I will conclude by highlighting that I am strongly opposed to the new DC2 rezoning proposal when the previous plan was better aligned with the Southeast Area Plan and with the community as a whole. I am not opposed to redevelopment or increasing density. I am, in fact, excited to see the completion of the LRT and some of the new developments. However, I expect a level of transparent and robust community engagement to inform how this unprecedented redevelopment moves forward. I do expect a level of accountability and planning in response to the loss of a significant volume of affordable housing. I do expect to see a process and plan that considers the wider needs of the existing community instead of prioritizing the wants of the developer.

.



Jenna 5 months ago

I do not support the plan that is being proposed by the developer. There are four reasons for my opposition: the piecemeal construction process, the height of the proposed buildings, the proposed park space, and the lack of a meaningful consultation process.

1. Piecemeal Construction Process

The existing DC2 plan is comprehensive and provides details of many aspects of the development, such as maximum number of units, the creation of low-income housing, and expectations for park space. The current proposal lacks many of these details.

It is impossible to know whether the goals of the Southeast Area Plan will be reflected in the development if the redevelopment is completed piece by piece, as proposed by the developer.

Without an overarching plan I am concerned that instead of creating a cohesive urban village that blends in with the existing neighbourhood there will be a disjointed collection of buildings that does not add to the community. This lack of an overall plan is also reflected in the absence of detail in areas including lighting and public art. The developer uses tentative language such as “may be used” or “can be done” in relation to design elements. As a result, it is unclear whether the developer is committing to these features.

Without a commitment to proper lighting between the units, pedestrians will feel unsafe using the mews and linear parks, particularly during the darker winter months. Without a commitment to developing communal spaces with features such as public art, the “urban village” feeling will not exist.

2. Height of Buildings

The approved plan for the site involves gradually increasing the height of the buildings as it moves into the centre of the development. One of the policies in the Southeast Area Plan is to ensure that the "development fits into and reinforces the existing neighbourhood context" (5.2.D.3(a)).

The heights of the buildings in the South-East corner DC2 area are a drastic change from the adjacent single-storey residences. The proposed North Tower is 73.6m tall (an increase from the currently approved 64m tall A17 building). The West Tower is to be 66m tall (a significant increase from the approved 25m tall A20 building). Under the new proposal, houses along 87th Street will be in shadow during the afternoons for a large part of the year. This was not a problem with the approved A17 building.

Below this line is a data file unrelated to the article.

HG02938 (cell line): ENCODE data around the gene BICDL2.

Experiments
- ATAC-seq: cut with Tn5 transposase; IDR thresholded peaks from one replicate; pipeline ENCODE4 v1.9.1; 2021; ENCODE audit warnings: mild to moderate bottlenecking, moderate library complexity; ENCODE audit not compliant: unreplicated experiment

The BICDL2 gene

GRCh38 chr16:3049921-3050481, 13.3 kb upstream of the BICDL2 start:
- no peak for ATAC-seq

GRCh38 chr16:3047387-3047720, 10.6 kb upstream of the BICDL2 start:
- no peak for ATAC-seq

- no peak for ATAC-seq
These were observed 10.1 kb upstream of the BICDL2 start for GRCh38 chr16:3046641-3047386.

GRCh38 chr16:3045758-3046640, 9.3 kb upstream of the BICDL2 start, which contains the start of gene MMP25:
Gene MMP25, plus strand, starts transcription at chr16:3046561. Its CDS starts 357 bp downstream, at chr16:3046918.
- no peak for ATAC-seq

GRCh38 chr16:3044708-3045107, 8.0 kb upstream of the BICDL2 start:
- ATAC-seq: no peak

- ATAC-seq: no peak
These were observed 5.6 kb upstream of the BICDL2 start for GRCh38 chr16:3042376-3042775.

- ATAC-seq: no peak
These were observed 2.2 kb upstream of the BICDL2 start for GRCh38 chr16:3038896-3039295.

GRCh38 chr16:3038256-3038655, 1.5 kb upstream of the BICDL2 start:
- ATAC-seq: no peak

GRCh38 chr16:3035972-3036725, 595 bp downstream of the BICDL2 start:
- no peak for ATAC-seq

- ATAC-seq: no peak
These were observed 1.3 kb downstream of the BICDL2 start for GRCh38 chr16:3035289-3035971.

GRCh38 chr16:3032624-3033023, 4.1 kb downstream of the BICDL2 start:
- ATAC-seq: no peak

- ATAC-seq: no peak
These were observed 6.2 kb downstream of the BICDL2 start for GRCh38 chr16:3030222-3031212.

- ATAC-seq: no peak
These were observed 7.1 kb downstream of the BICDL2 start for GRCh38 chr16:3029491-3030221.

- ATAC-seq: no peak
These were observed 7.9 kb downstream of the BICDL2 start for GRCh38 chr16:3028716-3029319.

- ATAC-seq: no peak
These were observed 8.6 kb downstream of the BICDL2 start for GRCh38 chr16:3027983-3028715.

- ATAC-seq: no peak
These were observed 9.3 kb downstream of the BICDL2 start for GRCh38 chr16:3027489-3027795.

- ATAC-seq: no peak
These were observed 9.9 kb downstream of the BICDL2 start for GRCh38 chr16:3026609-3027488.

3. Parks

COVID has made people acutely aware of the value of outdoor space, particularly close to home. With increased density in the neighbourhood, more people will be looking to spend time outside. While the developer has identified a number of existing parks in the area, the new proposal removes park space that is contemplated under the current plan. This is contrary to one of the objectives of Bylaw 917; specifically to “offer a number of public open spaces that provide opportunities for active and passive activities in formal and informal spaces, including such options as garden squares and park blocks.” Further, the parks that exist in the area are well used, and there is no indication that the developer has considered the impacts of the additional population on the existing park infrastructure.

Additionally, not all parks are created equal. The linear parks that have been proposed are 12.5m and 15m wide with paths going down the centre. These parks do not provide a place for groups to congregate or participate in activities especially once landscaping has been taken into account. The developer uses Alexander Circle as an example of the size and character of the pocket park that would be created; however, there are only 16 properties that front onto Alexander Circle. The proposed development has an unknown number of units, and potentially hundreds of individuals interested in using the limited space provided.

The Neighbourhood Park in the AP zone of the currently approved plan is on the edge of the development which helps to foster a mixing of people in the Strathearn Heights development and the greater neighbourhood. The Southeast Area Plan in 5.2.D.5(f) states that the development will “provide amenity for adjacent streets and open spaces to make these areas attractive, interesting, comfortable and functional for pedestrians by providing landscaped open space within the development site.” The pocket park as is suggested is in the centre of the development, and would only be accessible if you were to use the linear pathways and thus is more likely to be utilized by residents of Strathearn Heights and is less likely to foster a sense of community.